2334 “In creating men ‘male and female,’ God gives man and woman an equal personal dignity.” “Man is a person, man and woman equally so, since both were created in the image and likeness of the personal God.”

the-marriage-of-adam-and-eveThe “gay” identity is no identity at all in the Church’s teaching about the human person. Humility before my God, as a created being, allows me to accept and acknowledge the truth of my created nature: I am a created being, created by God, as a man, with an innate sexual orientation towards my sexual complement given to me by God in my created nature. My sexual identity is not as a “gay” man, but rather, simply as a man, who is created for sexual union with a woman. Humility before my God, and total abandonment to divine Providence thus makes me open to the possibility that God’s will for me may one day be to realize my innate sexual orientation in marriage with a woman.

Having followed the teaching of the Church in accepting and acknowledging my sexual identity as a man, it would dishonest of me to say that the reason I’m not married is “because I’m gay.” No, there I see a confused understanding of “who I am” getting in the way of God’s potential will for me in my life. I cannot know what God, in his Divine Wisdom has in store for me, and I refuse to close the door to the possibility that he may will for me to marry a woman, by adopting a false identity, manufactured by the world, which by its very nature argues that for me to be married to a woman would be lying about my true sexual nature and orientation. *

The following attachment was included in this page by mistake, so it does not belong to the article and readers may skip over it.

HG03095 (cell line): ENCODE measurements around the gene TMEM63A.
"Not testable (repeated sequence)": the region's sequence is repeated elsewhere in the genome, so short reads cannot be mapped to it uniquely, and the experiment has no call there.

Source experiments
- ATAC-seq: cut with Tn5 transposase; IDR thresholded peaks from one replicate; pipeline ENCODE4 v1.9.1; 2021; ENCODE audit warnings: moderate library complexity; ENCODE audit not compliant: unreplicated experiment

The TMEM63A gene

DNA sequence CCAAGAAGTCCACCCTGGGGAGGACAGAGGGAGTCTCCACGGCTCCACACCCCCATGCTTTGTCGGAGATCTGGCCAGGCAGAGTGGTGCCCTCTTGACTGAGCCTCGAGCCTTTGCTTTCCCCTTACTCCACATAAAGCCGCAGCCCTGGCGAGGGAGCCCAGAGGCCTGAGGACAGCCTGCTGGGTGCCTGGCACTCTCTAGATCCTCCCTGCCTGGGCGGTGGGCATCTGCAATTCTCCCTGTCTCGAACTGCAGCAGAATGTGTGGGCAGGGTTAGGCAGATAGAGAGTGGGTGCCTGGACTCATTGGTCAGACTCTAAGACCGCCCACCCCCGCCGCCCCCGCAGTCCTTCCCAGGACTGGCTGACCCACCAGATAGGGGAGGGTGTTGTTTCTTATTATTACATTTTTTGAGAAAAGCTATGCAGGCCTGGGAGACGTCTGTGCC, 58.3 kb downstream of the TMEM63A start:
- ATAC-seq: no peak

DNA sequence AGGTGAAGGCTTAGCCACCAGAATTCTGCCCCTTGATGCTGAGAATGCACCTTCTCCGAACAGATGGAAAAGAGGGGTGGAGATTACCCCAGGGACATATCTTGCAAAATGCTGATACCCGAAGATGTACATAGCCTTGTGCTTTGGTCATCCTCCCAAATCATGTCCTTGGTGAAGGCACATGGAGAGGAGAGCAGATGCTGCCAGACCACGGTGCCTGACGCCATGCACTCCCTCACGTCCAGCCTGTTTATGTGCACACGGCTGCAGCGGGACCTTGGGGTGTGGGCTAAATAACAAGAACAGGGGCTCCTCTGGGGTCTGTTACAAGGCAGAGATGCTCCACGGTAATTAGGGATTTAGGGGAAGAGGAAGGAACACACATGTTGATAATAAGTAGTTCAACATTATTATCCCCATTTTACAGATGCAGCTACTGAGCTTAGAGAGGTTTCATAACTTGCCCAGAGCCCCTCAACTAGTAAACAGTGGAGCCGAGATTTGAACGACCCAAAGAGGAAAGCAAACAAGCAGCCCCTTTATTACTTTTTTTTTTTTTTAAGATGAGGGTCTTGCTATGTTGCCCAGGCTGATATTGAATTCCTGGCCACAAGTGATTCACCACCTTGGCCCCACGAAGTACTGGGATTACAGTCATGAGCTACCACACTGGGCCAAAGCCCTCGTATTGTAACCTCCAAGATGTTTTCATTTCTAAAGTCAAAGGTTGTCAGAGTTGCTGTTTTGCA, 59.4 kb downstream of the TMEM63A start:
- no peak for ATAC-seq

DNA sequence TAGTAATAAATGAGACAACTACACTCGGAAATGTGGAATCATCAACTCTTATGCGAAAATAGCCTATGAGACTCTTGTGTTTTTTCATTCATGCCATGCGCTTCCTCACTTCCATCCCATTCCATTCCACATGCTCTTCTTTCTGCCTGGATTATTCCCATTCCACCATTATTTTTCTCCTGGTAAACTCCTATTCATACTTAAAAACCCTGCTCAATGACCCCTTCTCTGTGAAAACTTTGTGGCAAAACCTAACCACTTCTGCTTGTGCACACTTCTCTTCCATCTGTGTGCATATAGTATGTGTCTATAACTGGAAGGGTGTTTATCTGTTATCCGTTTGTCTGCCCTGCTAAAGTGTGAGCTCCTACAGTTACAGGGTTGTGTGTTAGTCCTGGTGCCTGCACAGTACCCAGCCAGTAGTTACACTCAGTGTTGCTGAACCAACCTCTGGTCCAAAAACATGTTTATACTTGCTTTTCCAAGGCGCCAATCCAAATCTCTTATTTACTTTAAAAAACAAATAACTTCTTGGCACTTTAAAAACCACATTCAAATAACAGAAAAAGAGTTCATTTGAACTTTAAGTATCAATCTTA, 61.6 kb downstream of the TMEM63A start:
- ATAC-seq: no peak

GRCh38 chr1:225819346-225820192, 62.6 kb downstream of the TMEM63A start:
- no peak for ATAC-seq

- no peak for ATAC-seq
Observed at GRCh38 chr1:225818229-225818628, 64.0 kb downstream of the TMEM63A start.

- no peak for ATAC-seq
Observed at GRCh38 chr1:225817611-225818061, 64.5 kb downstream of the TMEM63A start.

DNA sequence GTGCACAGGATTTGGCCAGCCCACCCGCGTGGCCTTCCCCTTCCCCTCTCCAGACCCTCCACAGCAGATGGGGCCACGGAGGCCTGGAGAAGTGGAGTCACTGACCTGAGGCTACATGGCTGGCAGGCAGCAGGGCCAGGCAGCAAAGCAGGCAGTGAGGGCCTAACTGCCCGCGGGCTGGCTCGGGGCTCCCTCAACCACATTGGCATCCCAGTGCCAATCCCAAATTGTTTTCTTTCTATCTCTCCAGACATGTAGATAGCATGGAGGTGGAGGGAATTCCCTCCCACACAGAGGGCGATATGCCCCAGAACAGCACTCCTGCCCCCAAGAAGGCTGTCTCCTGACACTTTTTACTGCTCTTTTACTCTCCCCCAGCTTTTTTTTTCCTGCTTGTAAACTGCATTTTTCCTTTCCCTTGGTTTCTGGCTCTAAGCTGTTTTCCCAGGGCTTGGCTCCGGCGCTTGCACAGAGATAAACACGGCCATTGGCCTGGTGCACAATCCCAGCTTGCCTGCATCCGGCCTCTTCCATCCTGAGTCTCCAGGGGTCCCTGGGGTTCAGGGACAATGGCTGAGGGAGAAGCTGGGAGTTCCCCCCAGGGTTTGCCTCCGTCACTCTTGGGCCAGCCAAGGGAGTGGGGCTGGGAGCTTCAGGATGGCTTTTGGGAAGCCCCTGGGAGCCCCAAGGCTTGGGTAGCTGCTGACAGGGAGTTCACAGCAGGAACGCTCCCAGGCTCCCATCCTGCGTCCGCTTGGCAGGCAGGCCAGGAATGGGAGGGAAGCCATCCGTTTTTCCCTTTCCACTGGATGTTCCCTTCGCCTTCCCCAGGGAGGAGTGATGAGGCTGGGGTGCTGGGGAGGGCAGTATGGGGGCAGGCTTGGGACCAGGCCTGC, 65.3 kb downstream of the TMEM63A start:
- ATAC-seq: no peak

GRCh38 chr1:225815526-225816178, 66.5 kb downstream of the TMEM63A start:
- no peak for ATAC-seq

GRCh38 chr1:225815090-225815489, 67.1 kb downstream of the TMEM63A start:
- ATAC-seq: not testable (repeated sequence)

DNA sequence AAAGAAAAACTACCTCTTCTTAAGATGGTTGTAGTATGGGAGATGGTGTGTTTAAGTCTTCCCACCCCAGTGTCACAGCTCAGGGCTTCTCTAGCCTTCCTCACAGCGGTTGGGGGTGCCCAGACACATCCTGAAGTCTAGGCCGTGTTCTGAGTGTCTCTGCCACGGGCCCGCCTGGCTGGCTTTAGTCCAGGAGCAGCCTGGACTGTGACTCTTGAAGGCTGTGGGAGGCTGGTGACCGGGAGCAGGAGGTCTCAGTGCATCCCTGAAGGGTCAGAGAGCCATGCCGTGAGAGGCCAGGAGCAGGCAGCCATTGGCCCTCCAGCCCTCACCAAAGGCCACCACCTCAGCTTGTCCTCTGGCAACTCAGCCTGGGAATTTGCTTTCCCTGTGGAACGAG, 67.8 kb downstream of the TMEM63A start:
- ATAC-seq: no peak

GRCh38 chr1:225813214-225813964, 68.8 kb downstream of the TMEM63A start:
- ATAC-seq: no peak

So what is one to do in such a situation, when one accepts and acknowledges his true sexual identity, and yet realizes that there is a very real obstacle in the path towards marriage, because he doesn’t particularly find many women sexually desirable at all?

Here the key is total abandonment to Divine Providence, with an accompanying humility and docility to the guidance of the Holy Spirit. What I say in such situations where new acquaintances ask about my personal life is exactly what I said to this new friend I met recently:

“Well, I’m still single and it seems that it’s God’s will for me at this time that I be single, but I’m open to being married if it’s Gods will. I decided to stop looking for a wife long ago, since dating is really just a drag, but I’m reminded of what we read in Genesis: God brought Eve to Adam. So I say to God, ‘Look, Lord, if you want me to be married, you’re just going to have to bring me my Eve, because I’m not interested in looking for her’. In the meantime, I’m content being single, for it seems that it’s God’s will for me.”